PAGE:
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For the first time this season most waters in Otago are fishable, rivers and streams have dropped rapidly over the last week due to high temperatures and wind.
One river is very high, the Clutha, due to heavy rain spilling over the Southern Alps into the headwaters.
This can provide good fishing where it spreads out into low lying paddocks as trout will move in to take drowned worms and insects.
The same applies to the lakes in the Clutha system.
Trout will forage in the shallows often with their backs out of the water if there is enough food to tempt them.
Fishing in flooded areas can be exciting, as big fish can be spotted and directly targeted then it really gets interesting trying to avoid the vegetation once they are hooked.
The tributaries of the lower Clutha and all the rivers east of the main river are now at summer level and if the fine weather persists the prospects are good.
The whole of the Taieri system is now worth fishing and is just about perfect. The lower Taieri has a lot of easily accessible water and is well worth fishing, although few anglers seem to fish it as I rarely see other anglers when I fish there.
At this time of year when the evenings are long is a good time to explore your local streams and evening is usually a good time to fish as insects tend to hatch and trout rise to them.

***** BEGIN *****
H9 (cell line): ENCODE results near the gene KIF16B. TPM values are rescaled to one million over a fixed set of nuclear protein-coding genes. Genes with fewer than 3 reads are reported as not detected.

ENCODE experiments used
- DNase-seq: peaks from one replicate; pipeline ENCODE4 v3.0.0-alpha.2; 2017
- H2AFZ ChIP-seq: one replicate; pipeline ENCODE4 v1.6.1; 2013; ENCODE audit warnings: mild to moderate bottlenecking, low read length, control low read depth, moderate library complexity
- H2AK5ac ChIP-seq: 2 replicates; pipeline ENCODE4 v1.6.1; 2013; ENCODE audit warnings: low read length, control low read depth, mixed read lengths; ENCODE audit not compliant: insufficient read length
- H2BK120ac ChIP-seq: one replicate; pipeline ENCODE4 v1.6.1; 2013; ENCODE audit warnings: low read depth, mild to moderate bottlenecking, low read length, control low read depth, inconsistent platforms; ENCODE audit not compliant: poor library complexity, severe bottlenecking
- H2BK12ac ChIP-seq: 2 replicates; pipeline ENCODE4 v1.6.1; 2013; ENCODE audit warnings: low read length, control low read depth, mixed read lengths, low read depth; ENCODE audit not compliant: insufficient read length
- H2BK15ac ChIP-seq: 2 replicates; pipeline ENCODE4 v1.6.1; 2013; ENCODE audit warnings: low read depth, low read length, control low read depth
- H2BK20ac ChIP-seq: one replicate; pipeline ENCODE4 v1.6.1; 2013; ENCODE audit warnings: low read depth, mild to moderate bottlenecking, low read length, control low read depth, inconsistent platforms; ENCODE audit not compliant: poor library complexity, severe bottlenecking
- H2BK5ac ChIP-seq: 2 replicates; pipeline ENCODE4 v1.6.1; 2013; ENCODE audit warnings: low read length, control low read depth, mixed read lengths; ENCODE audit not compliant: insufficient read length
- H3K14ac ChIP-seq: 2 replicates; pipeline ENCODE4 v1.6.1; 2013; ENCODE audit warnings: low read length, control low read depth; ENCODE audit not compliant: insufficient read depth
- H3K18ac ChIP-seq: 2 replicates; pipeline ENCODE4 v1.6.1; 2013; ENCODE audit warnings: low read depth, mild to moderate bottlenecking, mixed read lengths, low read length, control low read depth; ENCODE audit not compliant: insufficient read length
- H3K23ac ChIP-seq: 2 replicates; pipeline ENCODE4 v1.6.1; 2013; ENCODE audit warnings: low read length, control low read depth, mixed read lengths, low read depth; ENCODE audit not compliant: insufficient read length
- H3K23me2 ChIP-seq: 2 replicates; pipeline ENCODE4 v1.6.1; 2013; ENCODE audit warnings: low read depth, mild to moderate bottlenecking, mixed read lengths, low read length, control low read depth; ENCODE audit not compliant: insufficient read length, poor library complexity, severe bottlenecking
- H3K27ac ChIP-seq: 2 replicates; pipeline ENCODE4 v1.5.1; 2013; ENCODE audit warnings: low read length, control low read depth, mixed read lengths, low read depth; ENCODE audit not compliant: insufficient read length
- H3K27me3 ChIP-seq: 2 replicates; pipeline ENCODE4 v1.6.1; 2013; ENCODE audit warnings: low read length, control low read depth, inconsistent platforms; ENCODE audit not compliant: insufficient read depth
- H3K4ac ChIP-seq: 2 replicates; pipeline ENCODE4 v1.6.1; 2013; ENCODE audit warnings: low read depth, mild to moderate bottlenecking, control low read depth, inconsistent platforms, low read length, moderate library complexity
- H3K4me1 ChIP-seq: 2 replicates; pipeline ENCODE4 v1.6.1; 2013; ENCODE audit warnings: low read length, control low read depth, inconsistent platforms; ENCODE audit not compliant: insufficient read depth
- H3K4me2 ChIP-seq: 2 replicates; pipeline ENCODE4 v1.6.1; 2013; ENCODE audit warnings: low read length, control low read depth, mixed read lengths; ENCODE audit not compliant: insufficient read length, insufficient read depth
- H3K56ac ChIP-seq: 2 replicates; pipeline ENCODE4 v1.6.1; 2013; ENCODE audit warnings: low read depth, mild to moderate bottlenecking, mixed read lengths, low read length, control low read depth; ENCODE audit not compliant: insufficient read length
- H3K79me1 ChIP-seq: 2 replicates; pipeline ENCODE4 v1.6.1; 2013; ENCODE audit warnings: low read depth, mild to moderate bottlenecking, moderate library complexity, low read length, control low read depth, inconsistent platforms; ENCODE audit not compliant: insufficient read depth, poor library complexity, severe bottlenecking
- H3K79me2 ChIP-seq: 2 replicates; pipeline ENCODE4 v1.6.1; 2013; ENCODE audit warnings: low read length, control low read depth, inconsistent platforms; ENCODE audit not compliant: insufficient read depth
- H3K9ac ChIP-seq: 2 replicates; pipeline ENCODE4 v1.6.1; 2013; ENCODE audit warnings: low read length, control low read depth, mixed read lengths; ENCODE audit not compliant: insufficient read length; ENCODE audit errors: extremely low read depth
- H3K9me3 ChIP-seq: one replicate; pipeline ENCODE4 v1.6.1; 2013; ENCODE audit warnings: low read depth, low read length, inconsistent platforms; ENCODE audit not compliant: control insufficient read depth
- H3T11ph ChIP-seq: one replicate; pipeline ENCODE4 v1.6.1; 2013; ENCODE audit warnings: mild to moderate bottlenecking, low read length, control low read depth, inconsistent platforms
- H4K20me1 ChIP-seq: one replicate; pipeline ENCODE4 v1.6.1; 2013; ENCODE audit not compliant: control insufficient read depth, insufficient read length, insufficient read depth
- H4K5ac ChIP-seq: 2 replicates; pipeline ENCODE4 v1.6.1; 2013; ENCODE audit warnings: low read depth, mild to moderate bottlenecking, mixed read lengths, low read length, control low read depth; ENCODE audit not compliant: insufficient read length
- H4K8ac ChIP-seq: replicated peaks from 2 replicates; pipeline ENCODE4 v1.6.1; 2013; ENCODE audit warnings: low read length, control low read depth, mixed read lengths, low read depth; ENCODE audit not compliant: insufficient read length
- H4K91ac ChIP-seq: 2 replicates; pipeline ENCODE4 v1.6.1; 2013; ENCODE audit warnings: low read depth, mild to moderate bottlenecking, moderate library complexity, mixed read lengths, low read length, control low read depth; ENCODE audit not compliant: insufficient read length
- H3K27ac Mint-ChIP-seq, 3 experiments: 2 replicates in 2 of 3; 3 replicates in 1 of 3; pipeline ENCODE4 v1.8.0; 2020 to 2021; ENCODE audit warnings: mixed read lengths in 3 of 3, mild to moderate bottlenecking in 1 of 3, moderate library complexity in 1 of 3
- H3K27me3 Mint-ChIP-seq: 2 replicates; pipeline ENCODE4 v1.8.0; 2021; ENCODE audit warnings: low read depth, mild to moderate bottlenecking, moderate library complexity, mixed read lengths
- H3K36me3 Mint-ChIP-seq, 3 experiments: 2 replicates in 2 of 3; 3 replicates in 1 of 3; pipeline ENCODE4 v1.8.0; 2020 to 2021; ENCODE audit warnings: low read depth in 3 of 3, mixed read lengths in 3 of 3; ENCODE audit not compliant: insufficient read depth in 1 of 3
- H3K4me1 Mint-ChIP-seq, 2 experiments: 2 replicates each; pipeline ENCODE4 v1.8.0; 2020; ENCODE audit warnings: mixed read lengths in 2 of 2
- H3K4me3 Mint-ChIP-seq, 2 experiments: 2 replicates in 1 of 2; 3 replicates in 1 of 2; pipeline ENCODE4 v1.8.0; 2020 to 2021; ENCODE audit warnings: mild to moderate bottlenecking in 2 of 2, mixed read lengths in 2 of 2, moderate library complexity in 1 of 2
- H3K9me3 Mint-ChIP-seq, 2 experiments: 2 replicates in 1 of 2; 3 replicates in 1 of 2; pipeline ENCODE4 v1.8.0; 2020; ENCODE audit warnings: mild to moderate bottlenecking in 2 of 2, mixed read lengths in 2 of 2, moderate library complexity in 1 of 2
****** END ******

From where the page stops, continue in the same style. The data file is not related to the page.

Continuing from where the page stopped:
As well as exploring local waters the upcoming holidays provide opportunities to explore waters further afield.
There are several things an angler can do to help ensure a successful visit when preparing to fish a new location.
It is always a good idea to check the regional council website which gives information on flow and height. The graphs provided will show if the river is rising or falling.
If it is falling the chances are it will be clear enough to fish but if it is rising it could be too discoloured to fish.
If you are thinking of fishing a river you have not seen before it is a good idea to check it out on a map or on Google satellite images.
This can help identify access points and also how open the banks are.
One other factor is important.
Generally, if a stretch of river meanders, it will be better than long straight sections as good holding pools tend to be on corners, especially in small streams.
Fish & Game also produces very informative pamphlets on the various fishing areas in Otago. They cover access and suitable methods of fishing.
Some tackle shops will have them or they can be picked up from Fish & Game Otago’s office in Dunedin.
Most waters can be fished successfully with a small selection of flies or spinning lures.
Tobies are good for spinning as they are easy to cast and do not kink the line. A couple of nymphs and a bushy dry fly will cover most occasions too.